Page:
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Brind’Amour told reporters after the game he thought goalie Antti Raanta was interfered with when Bruins forward Jake DeBrusk scored in the second period. DeBrusk’s score tied the game at two apiece, but Boston would go on to win, 5-2.
It appeared Raanta’s pad was moved in a scrum in front of the net before DeBrusk put the puck into the goal. But it was unclear whether it was DeBrusk or a Carolina player who had moved the pad, allowing the puck to get free. Brind’Amour used a challenge but to no avail.
“I would have bet my life on that one. It’s clear – especially the view that we saw after – that [the puck] is in between his pads and loose,” he said, via ESPN. “But the guy came from the side, pushes his pads, squirts the puck out and puts it in. It’s a little different if the guy had come in from the front and played the puck. You can’t play the puck when it’s in between his legs from the side and knock the goalie sideways.”
The NHL rule that upheld the goal stated: “In a rebound situation, or where a goalkeeper and attacking player(s) are simultaneously attempting to play a loose puck, whether inside or outside the crease, incidental contact will be permitted, and any goal that is scored as a result thereof will be allowed.”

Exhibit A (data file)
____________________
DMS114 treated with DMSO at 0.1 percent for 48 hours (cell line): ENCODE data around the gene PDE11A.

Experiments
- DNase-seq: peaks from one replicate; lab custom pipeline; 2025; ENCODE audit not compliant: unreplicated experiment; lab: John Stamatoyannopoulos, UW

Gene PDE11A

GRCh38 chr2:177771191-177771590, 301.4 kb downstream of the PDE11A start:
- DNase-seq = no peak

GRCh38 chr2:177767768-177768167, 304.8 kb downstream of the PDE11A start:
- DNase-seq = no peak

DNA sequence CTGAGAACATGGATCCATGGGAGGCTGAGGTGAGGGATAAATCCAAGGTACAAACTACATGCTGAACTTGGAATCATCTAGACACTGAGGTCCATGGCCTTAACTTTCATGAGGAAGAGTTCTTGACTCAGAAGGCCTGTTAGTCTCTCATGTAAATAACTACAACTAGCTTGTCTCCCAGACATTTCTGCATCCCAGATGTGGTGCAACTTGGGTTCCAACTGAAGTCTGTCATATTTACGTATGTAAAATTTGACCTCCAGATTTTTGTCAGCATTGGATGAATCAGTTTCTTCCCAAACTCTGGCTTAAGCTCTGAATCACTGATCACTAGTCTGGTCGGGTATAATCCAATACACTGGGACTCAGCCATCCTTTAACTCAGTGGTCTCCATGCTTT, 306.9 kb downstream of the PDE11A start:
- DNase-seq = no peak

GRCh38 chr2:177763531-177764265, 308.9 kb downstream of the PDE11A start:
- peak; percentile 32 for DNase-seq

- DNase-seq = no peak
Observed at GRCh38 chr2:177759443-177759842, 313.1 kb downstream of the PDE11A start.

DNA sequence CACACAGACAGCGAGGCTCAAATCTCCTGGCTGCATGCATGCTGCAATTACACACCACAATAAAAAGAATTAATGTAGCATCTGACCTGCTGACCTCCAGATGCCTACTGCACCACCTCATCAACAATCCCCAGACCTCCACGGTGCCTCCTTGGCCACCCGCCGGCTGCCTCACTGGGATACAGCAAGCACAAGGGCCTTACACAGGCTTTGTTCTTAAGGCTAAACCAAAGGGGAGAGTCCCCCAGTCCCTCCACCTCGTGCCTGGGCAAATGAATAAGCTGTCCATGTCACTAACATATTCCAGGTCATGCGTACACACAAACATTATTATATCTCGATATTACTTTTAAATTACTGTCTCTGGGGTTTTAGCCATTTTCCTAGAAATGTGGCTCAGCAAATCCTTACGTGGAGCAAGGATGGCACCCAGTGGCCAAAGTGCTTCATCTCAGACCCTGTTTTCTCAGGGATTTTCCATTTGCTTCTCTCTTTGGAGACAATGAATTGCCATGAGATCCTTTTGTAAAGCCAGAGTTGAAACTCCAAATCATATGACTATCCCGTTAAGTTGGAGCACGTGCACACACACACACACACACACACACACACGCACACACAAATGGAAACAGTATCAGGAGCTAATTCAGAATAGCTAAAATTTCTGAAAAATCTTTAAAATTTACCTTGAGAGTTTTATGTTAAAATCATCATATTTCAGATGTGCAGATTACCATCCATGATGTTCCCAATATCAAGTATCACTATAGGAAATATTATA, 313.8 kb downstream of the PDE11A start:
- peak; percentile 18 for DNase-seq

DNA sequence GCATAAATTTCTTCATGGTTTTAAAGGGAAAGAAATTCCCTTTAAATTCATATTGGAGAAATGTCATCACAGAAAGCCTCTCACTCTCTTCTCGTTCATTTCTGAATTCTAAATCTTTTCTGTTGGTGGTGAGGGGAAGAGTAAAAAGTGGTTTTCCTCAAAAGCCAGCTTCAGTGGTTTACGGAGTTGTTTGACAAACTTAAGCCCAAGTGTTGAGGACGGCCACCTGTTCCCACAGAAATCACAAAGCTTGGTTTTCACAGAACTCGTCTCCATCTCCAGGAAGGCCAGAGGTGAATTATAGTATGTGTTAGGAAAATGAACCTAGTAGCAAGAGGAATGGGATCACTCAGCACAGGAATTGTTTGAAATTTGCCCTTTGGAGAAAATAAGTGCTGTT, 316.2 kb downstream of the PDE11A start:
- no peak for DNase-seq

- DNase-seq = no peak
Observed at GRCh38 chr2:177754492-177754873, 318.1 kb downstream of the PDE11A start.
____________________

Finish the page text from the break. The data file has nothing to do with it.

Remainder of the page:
The Hurricanes were then given a delay of game penalty.
The Boston power play became a 5-on-3 after Sebastian Aho cut Patrice Bergeron’s eye. With one second left on the power play, Brad Marchand would score his second goal of the game.
“This is what every kid’s kind of hoping – to get that opportunity playing for that Cup,” Marchand said after the game. “These are the most fun games to play in, when there’s high emotion, high intensity and the most is on the line. If you can’t play in these games, I don’t know what you’re playing for.”
Game 5 is set for Tuesday night in Carolina.
The Associated Press contributed to this report.